To make yarn the old-fashion way: 1) After a sheep is sheared the wool fibers are cleaned and straightened by carding with a toothed card (a sort of brush with stiff bristles). 2) The wool is then rolled between two cards to produce a thin fiber-like piece of wool called a sliver. 3) The sliver is placed on a spike called a distaff. 4) A strand of wool is then pulled off and a weight known as whorl is attached to it. 5) The strand is twisted into a thread by spinning it with the thumb and forefinger. Since each thread is made this way, you can how time consuming it must have been to make a piece of cloth.

To make cloth the old-fashion way: 1) Threads are placed on a warp-weighted loom. Warps are the downward hanging threads on a loom, and they are set up so that every other thread faces forward and the others are in the back. 2) A weft (horizontal thread) is then taken in between the forward and backward row of warps. 3) Before the weft is threaded through in the other direction, the position of the warps is changed with something called a heddle rod. This simple tool reverses the warps so that the row in the front is now in the rear, and visa versa. In this way the threads are woven in a cross stitch manner that holds them together and creates cloth. The cloth in turn is all kinds of things. Cloth is often sold to clothing manufacturers in rolls. One roll of cloth is about 11 meters in length.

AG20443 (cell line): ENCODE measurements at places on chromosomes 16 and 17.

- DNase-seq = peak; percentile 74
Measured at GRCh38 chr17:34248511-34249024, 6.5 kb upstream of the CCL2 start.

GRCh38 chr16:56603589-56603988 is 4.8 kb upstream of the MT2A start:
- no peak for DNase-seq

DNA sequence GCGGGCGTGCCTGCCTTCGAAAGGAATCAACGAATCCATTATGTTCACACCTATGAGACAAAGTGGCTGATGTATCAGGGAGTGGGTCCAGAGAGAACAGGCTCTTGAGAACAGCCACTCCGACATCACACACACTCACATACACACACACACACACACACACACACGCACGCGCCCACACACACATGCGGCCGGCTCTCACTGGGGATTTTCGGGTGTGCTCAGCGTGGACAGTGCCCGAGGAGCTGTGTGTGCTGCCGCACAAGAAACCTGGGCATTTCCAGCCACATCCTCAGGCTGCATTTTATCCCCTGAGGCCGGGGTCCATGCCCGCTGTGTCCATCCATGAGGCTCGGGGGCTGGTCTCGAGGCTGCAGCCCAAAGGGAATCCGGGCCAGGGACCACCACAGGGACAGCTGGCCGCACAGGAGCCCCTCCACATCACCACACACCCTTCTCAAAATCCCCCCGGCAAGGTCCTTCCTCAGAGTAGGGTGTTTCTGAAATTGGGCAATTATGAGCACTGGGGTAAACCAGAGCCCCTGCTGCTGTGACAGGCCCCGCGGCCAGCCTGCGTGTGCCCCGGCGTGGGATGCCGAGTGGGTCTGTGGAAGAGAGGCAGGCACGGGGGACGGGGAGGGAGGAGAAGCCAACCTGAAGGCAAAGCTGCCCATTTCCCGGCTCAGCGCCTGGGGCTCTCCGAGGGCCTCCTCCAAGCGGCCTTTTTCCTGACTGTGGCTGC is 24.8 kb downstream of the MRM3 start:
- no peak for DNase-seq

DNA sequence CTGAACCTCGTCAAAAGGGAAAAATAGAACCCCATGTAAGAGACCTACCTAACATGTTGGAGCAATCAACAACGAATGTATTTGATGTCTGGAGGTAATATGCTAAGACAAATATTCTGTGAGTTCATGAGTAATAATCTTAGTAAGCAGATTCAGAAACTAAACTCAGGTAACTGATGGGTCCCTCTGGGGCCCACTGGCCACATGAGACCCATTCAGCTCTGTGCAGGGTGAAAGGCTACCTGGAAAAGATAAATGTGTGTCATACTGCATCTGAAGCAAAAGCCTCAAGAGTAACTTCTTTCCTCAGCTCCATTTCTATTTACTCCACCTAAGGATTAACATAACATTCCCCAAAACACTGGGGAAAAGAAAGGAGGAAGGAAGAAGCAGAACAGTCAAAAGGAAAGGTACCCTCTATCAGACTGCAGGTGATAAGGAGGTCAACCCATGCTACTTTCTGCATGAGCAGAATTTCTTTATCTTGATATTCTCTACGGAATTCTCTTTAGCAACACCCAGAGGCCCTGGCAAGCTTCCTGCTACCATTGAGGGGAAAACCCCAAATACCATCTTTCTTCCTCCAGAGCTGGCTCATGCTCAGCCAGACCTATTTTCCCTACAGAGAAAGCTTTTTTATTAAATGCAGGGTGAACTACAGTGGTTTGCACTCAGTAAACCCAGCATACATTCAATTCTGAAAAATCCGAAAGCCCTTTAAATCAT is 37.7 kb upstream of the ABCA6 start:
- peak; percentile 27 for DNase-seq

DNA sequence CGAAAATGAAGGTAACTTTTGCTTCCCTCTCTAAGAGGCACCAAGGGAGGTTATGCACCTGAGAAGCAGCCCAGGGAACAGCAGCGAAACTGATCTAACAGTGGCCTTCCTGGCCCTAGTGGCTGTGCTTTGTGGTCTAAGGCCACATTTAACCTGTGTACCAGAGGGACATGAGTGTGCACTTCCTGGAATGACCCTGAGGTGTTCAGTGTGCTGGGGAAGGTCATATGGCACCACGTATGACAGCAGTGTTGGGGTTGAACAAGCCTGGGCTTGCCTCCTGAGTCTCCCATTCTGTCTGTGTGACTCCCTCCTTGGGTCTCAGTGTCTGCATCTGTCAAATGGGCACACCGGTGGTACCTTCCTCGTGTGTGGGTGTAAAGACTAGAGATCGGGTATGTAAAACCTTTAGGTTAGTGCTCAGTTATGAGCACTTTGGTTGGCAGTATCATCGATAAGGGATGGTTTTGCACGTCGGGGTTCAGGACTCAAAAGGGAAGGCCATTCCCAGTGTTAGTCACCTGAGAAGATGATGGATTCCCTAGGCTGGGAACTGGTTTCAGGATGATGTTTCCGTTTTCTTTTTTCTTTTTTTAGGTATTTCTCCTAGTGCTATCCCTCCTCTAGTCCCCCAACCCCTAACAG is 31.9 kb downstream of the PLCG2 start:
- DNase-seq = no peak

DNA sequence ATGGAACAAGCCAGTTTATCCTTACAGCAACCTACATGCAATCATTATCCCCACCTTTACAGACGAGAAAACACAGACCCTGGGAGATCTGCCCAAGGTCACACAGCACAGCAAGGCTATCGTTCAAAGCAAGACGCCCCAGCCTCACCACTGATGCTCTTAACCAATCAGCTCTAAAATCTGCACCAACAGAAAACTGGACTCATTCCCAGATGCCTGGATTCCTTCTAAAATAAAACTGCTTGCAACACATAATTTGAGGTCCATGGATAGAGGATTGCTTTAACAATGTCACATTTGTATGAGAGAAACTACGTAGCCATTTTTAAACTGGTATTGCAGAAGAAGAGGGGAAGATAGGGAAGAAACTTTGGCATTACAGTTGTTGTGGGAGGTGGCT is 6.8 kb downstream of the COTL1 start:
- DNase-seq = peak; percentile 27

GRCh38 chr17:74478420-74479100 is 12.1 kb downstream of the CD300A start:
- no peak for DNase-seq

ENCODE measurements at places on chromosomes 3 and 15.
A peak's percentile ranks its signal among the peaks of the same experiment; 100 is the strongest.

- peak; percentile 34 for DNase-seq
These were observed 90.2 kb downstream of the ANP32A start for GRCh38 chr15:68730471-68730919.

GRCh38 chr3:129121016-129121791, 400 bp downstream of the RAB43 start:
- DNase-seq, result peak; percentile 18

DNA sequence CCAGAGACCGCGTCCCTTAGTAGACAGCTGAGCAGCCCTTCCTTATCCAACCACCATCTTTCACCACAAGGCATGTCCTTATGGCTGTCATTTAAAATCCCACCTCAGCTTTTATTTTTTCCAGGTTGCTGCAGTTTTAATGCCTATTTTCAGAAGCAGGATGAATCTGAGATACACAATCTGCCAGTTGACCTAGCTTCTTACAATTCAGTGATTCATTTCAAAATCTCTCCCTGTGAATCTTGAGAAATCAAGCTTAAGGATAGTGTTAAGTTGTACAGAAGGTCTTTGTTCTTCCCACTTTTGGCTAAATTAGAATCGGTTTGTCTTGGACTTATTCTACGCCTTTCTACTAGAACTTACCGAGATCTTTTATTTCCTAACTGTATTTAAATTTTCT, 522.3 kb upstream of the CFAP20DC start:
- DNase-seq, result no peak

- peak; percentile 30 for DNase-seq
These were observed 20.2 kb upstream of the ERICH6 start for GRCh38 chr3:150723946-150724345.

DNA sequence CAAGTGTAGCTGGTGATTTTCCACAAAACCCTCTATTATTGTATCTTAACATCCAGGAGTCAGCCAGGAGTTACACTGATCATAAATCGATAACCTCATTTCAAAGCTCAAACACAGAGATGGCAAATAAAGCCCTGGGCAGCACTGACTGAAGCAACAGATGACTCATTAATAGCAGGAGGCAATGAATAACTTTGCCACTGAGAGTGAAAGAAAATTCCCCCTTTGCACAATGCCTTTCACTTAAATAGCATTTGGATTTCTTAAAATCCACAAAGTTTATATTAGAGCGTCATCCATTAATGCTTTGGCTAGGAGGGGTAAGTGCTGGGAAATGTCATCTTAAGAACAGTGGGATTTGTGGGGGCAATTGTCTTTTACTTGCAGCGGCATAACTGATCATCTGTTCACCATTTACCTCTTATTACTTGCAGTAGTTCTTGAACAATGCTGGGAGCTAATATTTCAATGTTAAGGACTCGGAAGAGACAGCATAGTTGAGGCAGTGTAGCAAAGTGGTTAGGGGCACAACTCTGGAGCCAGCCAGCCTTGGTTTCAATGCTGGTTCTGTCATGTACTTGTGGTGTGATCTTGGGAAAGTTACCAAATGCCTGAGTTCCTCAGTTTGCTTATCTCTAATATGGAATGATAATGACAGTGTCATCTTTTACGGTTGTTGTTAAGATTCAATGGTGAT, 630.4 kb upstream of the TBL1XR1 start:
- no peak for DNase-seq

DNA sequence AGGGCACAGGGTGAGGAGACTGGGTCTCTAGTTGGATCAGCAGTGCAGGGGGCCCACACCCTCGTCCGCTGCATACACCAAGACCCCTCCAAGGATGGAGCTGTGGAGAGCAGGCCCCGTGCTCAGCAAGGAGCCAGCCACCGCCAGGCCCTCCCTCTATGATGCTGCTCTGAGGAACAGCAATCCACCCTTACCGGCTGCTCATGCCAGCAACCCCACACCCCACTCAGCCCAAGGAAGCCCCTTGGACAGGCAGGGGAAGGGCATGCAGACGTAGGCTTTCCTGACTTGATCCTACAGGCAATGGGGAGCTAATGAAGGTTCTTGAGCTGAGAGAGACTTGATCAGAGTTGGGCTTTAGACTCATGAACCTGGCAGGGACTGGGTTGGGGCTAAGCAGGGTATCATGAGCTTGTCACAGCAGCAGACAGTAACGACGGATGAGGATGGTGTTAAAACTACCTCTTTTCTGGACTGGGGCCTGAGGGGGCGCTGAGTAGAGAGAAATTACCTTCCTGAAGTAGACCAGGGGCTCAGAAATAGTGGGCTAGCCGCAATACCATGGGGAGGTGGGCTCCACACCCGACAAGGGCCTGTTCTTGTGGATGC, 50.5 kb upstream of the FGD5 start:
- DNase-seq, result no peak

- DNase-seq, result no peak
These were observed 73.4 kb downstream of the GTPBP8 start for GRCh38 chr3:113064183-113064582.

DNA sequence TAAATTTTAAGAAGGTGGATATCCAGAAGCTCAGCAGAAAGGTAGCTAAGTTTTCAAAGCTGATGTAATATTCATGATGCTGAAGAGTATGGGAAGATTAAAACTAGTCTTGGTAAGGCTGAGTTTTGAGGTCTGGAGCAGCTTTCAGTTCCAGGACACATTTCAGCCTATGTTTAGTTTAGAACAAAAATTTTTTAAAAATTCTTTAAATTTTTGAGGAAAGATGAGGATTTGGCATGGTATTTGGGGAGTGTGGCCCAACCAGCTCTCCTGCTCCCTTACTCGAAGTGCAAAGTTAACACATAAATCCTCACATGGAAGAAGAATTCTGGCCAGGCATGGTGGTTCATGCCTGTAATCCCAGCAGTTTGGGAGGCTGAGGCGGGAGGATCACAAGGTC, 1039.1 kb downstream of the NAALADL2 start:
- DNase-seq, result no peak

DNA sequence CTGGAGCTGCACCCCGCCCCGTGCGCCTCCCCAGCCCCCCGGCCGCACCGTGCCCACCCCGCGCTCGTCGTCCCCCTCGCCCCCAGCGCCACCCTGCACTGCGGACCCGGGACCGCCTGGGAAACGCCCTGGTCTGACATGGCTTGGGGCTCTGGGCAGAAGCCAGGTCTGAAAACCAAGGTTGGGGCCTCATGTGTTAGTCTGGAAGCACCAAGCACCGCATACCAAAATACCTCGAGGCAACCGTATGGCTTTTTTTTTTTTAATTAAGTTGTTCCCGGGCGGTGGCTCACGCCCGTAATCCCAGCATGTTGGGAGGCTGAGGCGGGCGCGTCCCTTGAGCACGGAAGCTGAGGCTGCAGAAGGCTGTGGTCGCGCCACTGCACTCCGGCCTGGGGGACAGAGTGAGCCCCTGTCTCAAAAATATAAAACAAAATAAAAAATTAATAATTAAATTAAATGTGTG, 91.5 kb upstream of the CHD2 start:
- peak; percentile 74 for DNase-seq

Sometimes natural dies are used. Red is made with madder or kermes (an insect found in kermes oak); yellow with wild chamomile, saffron, vine leaves and the rinds of pomegranates; black from acorns; and blue from plants with indigo. Natural dyes produce richer and more natural colors. The depth of color can be controlled by the type of water---rain, river or spring---used. Plant dyes though are notoriously unpredictable. They are affected by weather conditions, soil and when they are harvested. They have mostly been replaced by chemical dyes.

Sheep

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ancient goat-like sheep
Most wool comes from sheep. They are regarded as one of the most valuable domestic animals. They are raised for milk and meat and other food products as well as wool. In some places people drink sheep's milk and use it to make cheese. Like goats sheep reproduce quickly and survive in harsh conditions.